Sherman Alexie's "Diary" Spurs Community Conversations

Junior’s story is causing a stir.

Arnold Spirit, Jr. – better known as Junior – is a budding cartoonist growing up on the Spokane Indian reservation and the protagonist of the 2011-2012 Campus Community Book Project selection, Sherman Alexie’s Absolutely True Diary of a Part-Time Indian.

The book chronicles Junior’s adolescence and his decision to leave the reservation to attend an all-white school in the neighboring town where the only other Indian is the school mascot. With characteristic humor, Alexie confronts serious, often painful topics such as racism, poverty, and the role of cultural tradition in the lives of young people. As the centerpiece of this year’s Campus Community Book Project, Alexie’s book is spurring conversations on the UC Davis campus and beyond.

This fall, humanities faculty, graduate students, and undergraduates are contributing to the constellation of events surrounding the book project, including lectures, films, paper presentations, panel discussions and art exhibits, and some are incorporating the text into their courses. The coming week alone will see three related events addressing issues of Native American education and environmental justice.

On Tuesday, November 15, Traci Brynne Voyles, Mellon Visiting Assistant Professor of History will present “Nine Legged Frogs and National Sacrifice: Tracking Environmental Injustice in Native America.” The talk will explore issues of environmental injustice on and near tribal land throughout the US, looking to the ways in which Native land is consistently targeted for environmentally destructive practices, ranging from hazardous waste incinerators to uranium mines. Voyles will discuss the emergence of a powerful Native environmental justice movement, which has allied with indigenous sovereignty and environmentalist organizations across the globe. (12:10-1:00pm, 126 Voorhies)

On Wednesday, November 16, a panel discussion titled “Jack Forbes – Native Voices: A Panel Discussion on His Influence and Contributions to Indian Education” will focus on the work of Professor Emeritus Jack Forbes, acclaimed author, activist and one of the founders of Native American Studies at UC Davis. (12:10-1:30pm, Art Lounge, Memorial Union)

On Thursday, November 17, Native American students will present their perspectives and experiences in a panel discussion titled  “The Absolutely True Diary of a College Indian–Student Perspectives” (12:10-1:30pm, 126 Voorhies)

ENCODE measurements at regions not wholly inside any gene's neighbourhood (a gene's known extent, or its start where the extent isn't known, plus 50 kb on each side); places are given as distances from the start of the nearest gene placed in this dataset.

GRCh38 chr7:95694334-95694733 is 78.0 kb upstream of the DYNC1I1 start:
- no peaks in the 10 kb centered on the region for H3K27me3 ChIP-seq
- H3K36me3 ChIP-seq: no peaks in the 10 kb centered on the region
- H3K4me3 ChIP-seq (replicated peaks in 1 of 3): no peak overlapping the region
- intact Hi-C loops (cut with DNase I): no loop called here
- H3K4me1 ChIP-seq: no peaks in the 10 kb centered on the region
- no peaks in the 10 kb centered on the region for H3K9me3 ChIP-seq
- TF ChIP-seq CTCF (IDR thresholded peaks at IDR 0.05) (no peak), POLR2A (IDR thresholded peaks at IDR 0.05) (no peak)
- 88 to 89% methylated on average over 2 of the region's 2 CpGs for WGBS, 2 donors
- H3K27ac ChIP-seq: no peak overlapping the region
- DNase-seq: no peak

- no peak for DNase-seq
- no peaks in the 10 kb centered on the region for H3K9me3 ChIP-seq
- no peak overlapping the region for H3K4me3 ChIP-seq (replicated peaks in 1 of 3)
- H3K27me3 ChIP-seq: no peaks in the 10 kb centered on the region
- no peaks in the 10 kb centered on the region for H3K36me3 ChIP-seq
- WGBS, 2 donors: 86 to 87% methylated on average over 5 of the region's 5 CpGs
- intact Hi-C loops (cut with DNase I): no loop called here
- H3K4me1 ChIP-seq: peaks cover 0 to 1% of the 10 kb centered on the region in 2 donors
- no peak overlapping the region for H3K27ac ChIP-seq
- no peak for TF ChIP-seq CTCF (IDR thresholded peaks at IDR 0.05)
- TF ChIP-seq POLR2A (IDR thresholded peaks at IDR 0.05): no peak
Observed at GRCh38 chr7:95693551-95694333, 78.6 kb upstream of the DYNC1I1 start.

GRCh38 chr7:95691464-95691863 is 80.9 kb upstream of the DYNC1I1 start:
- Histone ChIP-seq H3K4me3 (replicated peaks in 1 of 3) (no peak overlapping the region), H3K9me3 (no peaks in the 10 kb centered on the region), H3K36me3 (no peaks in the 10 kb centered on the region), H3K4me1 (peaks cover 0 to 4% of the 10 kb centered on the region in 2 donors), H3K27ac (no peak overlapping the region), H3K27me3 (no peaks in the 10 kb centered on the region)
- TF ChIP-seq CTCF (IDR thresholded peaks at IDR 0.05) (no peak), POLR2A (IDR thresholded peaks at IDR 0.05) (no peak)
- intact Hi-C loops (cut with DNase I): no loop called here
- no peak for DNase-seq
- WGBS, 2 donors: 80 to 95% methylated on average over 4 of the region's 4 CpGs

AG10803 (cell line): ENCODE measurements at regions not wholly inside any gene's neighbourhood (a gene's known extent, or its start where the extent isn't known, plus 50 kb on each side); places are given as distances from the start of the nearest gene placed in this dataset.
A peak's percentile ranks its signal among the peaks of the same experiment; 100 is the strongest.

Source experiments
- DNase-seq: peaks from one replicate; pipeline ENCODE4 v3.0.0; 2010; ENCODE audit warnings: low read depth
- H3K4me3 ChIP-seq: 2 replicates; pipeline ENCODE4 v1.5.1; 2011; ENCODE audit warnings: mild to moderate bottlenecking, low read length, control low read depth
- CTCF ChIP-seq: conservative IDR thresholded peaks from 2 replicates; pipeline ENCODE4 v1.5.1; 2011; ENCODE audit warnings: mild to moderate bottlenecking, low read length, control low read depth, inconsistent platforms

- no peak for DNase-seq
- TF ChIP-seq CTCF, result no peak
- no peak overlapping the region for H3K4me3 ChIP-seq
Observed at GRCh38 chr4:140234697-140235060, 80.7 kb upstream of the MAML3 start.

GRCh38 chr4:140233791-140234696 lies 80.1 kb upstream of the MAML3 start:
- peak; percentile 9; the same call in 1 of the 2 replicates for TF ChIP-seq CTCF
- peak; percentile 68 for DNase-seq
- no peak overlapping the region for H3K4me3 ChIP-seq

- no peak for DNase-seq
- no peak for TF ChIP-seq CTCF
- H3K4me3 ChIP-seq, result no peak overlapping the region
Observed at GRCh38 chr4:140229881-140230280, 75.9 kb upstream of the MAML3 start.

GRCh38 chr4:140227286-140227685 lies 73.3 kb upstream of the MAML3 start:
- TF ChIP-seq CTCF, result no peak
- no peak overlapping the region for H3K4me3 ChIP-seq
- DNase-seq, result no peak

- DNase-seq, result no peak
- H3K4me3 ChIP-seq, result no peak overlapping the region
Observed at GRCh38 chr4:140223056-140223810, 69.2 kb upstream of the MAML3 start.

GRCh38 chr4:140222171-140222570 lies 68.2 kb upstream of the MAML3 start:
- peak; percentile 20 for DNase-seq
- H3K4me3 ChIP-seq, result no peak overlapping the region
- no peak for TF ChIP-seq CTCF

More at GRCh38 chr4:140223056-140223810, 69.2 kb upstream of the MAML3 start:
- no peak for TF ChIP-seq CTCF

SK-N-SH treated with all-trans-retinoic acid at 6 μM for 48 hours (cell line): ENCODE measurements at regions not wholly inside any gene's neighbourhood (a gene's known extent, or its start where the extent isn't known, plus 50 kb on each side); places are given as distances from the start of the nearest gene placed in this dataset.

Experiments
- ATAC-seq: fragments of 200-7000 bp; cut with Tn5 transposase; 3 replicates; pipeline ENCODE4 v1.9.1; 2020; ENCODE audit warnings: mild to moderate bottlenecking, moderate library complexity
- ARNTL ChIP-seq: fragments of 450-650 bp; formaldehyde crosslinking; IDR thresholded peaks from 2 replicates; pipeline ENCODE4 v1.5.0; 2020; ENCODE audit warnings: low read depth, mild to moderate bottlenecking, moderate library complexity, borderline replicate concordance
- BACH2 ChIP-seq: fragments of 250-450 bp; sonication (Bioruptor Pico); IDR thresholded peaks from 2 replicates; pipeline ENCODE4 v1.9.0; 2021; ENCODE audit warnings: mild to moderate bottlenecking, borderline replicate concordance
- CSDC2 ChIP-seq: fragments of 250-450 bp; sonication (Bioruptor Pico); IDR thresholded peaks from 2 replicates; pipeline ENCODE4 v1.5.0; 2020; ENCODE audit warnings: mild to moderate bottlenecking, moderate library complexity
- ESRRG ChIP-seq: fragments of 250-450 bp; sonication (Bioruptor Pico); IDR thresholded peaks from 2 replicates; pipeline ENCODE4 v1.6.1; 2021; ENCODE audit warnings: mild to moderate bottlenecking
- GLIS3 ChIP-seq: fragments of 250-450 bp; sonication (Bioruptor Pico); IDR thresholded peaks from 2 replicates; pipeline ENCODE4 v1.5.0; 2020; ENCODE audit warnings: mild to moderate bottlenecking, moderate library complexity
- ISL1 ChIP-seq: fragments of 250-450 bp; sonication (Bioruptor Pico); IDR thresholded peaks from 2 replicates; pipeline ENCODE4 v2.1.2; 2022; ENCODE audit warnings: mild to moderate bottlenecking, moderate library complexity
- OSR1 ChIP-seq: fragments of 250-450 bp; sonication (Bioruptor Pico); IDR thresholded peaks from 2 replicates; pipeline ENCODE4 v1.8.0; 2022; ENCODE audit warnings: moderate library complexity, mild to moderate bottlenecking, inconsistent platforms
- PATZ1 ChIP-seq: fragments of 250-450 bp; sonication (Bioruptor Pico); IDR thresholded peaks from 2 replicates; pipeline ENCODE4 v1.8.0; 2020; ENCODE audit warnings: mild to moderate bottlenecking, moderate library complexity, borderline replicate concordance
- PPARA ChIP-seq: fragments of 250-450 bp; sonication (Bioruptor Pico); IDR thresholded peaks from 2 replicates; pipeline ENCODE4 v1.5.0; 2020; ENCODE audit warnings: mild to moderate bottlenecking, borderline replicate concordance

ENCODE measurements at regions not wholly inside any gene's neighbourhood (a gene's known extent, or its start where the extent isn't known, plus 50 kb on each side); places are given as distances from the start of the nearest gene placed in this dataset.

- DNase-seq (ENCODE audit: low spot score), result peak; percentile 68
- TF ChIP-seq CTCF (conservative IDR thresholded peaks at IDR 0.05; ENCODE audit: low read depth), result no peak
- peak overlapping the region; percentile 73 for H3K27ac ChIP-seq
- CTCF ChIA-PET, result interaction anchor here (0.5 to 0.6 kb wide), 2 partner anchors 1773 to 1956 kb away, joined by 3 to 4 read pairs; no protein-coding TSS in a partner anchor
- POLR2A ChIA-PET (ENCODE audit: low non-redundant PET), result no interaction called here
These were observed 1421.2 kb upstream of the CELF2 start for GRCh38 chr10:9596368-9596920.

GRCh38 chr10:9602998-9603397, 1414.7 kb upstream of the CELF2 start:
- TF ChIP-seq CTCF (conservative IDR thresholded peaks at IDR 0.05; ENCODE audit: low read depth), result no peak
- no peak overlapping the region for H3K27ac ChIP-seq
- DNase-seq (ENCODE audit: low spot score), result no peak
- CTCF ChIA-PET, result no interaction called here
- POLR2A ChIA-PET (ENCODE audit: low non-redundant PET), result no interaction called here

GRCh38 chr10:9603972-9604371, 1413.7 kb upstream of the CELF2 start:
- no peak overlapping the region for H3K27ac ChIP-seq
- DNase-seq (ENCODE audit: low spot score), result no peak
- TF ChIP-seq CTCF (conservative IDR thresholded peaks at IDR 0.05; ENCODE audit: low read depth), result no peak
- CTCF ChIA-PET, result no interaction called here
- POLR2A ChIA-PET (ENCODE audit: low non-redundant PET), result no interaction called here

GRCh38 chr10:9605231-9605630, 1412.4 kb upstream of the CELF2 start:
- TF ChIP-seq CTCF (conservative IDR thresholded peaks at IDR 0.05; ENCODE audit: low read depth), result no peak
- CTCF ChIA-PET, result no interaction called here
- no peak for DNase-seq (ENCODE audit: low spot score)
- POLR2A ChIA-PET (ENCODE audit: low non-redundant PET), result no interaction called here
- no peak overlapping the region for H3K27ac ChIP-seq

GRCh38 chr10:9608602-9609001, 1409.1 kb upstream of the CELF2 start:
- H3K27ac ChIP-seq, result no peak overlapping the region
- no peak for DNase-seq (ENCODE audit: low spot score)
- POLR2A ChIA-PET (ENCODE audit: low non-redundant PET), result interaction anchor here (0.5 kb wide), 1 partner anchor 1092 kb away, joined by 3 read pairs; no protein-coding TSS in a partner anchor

These are exactly the kinds of events that the book project was designed to foster, according to Mikael Villalobos, Administrator of Diversity Education with the Office of Campus Community Relations, which coordinates the project.

The book project was established after September 11, 2001 to promote dialogue and build community by encouraging members of the campus and local communities to read the same book and attend related events and discussions. “The books serve as vehicles to encourage conversations that would not happen otherwise,” said Mikael Villalobos, “The book project brings people together. Events and reading groups happen not only on campus but also across surrounding communities.”

Later events include discussions of community-based health projects, the annual UC Davis Native American cultural days and powwow, and a student-produced documentary film examining the history of studying and collecting indigenous human remains at UC Davis. This year’s events will culminate in April 2012 with a visit by Sherman Alexie. For a full list of events, see the book project website.

The book project committee tries to choose texts that appeal to multidisciplinary audiences as well as encourage conversations about important issues. Villalobos noted that Alexie’s book “provides a point of departure for many different discussions. Our whole campus community should be aware of the issues it raises about Native American experiences.”

Native American Studies instructor and PhD student Cutcha Risling Baldy (Hupa, Yurok, Karuk) has assigned Alexie’s book to students in her Introduction to Native American Literatures course. She encourages her students to participate in book project events in addition to reading the text with the class. “The book project brings the author to life and provides a way for students to interact with literature off its pedestal, outside the classroom,” said Risling Baldy.

While some teachers have found that the difficult situations in the book are too tragic to allow for laughter, Risling Baldy contends that humor is a key factor in Native American survival of such difficulties. With all of the problems facing indigenous communities, she says, it would be possible to give up and live in despair. “As Vine Deloria has said, humor is how Indian people survived centuries of genocidal policies. Humor provides a source of strength and a way to come together as a people.”

Above all, Risling Baldy hopes Alexie’s accessible, engaging book will help her students to see that humor and to realize that “new generations of Indian people are still alive and still creating.”